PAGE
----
Question: In the field of journalism, the angle of approach plays a key role. You always try something new, something that other cases, newspapers and journalists don’t tackle. How do you manage to find the novelty for your articles?

Answer: A training organized by Reuters tackled the issue of clichés and how we may lose our readers if we do not avoid them. I am so much afraid of clichés, that my colleagues think that I have scraped the barrel. It is a difficult exercise to write in a different manner about the events of 7 April 2009 after five years. It is even harder to write about the nuclear accident at Chernobyl that occurred 28 years ago.

Question: How critical, or better said, auto critical a journalist has to be? And what are the front line qualities a journalist should have?

Answer: Correctness towards sources, accuracy, and rapidity in documentation and writing. Apart from that, it wouldn’t hurt to be auto critical, this could mobilize the person to improve.

Question: At a certain point you tried flirting with TV, however you returned to print press. What was the reason of this “premature divorce”?

Answer: TV is very attractive, especially when you arrive at seeing yourself on the screen. For me that was not enough. What I liked about the print press is the need to do more analysis. If we had in Moldova such a talk-show as “Romania, te iubesc” (English translation: “Romania, I love you”) produced by Pro TV, probably many reporters in love of print press, would be tempted to also try TV.

Question: From you point of view, what are the biggest challenges in journalist’s work?

Answer: In journalism each day is a challenge. It is a challenge to find a good subject and bind it together, to be accurate with the sources and the readers, to know when it is time for self-censorship and when you should fight with your boss to cover an issue. As well, it is very important not to allow being manipulated, but neither permit yourself to manipulate the audience. Otherwise you risk to be billed.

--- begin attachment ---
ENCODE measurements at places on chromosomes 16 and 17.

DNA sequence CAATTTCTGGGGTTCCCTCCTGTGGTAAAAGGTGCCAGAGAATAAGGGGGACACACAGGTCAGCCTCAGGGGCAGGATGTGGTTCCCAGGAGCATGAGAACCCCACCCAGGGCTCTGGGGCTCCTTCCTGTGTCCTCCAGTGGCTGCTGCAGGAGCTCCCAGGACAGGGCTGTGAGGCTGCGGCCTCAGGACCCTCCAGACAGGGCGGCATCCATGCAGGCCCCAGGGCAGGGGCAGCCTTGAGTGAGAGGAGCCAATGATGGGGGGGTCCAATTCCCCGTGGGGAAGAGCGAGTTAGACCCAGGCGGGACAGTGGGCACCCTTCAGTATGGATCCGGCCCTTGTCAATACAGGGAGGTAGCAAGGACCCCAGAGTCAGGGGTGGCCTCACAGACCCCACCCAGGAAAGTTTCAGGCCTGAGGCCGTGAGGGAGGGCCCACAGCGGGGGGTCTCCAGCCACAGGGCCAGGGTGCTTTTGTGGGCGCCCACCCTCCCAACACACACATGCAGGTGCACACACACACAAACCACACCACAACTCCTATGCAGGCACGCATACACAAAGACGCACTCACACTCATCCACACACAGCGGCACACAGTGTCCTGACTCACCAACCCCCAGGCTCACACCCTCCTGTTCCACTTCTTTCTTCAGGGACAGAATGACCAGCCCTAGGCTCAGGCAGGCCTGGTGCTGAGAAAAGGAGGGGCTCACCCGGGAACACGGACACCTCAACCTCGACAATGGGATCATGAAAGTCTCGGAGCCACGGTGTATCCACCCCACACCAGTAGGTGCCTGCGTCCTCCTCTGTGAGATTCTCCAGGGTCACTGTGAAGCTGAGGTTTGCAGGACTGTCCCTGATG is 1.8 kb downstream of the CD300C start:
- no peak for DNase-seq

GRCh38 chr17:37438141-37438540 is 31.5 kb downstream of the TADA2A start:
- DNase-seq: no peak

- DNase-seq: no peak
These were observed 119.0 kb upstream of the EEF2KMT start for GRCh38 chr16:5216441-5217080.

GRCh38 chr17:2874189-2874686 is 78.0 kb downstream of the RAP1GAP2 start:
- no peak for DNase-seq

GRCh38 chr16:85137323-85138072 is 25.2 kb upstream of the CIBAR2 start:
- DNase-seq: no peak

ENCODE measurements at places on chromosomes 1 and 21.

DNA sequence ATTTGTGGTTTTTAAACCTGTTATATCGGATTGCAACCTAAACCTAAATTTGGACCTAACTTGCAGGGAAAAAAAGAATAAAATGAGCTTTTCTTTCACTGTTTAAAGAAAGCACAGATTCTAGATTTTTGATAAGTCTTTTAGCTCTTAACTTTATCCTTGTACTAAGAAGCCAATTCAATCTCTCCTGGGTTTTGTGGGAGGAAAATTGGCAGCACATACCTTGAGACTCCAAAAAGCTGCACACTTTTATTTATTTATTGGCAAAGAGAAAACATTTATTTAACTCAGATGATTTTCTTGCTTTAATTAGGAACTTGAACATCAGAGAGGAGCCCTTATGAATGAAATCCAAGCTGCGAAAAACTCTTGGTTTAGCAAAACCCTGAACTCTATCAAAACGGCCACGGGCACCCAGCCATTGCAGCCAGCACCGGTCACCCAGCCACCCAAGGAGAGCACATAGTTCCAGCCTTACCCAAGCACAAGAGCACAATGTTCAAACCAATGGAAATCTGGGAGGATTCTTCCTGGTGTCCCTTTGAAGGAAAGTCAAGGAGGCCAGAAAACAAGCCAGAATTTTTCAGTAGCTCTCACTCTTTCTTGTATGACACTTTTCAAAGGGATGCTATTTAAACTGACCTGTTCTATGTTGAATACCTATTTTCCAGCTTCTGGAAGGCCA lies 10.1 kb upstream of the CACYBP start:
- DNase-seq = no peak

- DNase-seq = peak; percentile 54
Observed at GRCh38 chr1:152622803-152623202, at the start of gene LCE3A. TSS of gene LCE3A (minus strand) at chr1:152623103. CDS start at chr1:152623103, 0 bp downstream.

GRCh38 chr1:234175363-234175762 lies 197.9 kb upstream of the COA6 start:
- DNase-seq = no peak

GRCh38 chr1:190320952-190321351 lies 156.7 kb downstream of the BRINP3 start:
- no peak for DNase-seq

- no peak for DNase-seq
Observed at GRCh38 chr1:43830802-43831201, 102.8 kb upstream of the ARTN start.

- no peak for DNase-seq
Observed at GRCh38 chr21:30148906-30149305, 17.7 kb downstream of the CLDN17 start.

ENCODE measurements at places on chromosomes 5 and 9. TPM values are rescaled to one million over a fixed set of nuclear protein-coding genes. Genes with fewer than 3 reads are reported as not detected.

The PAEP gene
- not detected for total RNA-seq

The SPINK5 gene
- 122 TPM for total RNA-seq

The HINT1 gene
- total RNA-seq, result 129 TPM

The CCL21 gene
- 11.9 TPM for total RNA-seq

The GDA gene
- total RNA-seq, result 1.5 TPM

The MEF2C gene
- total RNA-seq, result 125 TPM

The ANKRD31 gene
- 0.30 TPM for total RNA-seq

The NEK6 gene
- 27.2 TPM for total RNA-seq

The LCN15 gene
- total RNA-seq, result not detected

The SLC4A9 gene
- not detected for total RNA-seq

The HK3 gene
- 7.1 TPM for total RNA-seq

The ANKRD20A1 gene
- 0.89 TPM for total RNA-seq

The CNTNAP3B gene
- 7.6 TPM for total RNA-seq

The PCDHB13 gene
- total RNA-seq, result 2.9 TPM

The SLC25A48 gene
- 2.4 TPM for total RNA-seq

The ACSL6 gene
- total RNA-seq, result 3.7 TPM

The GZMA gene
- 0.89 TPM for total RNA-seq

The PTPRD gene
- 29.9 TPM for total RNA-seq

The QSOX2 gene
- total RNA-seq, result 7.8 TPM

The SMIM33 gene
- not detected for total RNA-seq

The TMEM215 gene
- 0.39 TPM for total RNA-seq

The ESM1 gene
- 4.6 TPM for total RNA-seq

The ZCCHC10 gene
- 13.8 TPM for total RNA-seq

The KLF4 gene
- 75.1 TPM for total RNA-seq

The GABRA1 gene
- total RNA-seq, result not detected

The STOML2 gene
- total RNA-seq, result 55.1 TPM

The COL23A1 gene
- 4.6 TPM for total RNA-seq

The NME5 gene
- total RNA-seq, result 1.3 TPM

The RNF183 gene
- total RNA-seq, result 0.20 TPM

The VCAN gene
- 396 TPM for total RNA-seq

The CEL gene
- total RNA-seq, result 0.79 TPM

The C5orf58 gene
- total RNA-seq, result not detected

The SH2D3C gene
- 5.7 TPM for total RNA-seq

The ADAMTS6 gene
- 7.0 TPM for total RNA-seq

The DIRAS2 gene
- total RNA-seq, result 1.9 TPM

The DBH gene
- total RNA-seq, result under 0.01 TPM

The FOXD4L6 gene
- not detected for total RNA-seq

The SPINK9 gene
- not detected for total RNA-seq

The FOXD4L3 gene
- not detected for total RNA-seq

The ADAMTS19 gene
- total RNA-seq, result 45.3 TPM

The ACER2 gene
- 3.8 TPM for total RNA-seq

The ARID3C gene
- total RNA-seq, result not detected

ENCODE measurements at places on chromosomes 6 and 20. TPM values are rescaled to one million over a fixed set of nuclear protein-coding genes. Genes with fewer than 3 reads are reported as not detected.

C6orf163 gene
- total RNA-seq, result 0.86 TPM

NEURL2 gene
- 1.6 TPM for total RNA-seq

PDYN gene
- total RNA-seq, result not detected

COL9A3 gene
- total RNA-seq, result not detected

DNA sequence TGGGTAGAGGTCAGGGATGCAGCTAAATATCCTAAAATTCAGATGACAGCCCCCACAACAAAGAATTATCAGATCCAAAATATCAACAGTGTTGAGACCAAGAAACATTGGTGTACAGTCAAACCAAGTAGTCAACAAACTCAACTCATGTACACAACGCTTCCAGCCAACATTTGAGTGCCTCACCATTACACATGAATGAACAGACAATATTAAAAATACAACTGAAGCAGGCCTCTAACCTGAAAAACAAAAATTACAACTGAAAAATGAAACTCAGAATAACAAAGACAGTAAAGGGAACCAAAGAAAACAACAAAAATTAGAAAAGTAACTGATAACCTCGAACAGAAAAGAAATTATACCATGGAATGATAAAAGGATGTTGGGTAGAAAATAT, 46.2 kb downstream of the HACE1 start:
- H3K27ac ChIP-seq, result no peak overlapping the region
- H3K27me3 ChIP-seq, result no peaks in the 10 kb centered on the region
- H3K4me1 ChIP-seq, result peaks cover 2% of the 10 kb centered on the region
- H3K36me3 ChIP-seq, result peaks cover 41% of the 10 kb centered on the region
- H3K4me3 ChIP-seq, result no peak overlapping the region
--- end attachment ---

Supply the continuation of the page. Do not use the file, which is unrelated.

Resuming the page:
Question: Have you ever felt under threat (as there were many cases of attack/threats on journalists), as the work of a journalist (especially investigative one) implying searching, digging and not leaving in peace those who deserve it?

Answer: Finally, it is a risk we assume. Journalists are threatened every day, sometimes they are tried in courts and are demanded to pay enormous amounts of money. Similar to my colleagues, I have encountered different situations. For instance, I won a legal case against four policemen. I may not bypass April 2009. I can still recall 8 April 2009. We were at Ziarul de Gardă editorial office, preparing the newspaper for printing. Alina Radu saw through the window how several young people were chained and stuck into the police cars. Together with Nicolae Cuşchevici, Tatiana Eţco and Alina Radu we went down to see what was going on. I believe we were a step from being detained.

Question: Have you ever thought of leaving journalism and focus on something else?

Answer: Of course, I have thought about that. There are many media institutions now, but how many of them allow you to do your job in a free and honest way? Probably those that are not related to any political parties may be count on a hand’s fingers. At a certain point I thought of moving to the other side of the barricade in “communications”. Maybe one day I will be courageous enough to try that out.

Question: Recently you “took up a new position” that of a young mother… Is it possible to combine journalism, especially investigative one, with private life, family, children?

Answer: I will be honest. For the moment it is not easy to be a parent and journalist. From time to time I try writing, but not so much. Amid diaper changing and poems rehearsal, I try documenting some things.

Question: A final question, what would you advise the current students and young journalists of the School?

Answer: We have many newsrooms and many journalists. However there are not so many smart reporters. Go to the newsrooms and learn the journalist’s craft from the good people.

Photo by: Constantin Grigoriţă; Adevărul, Moldova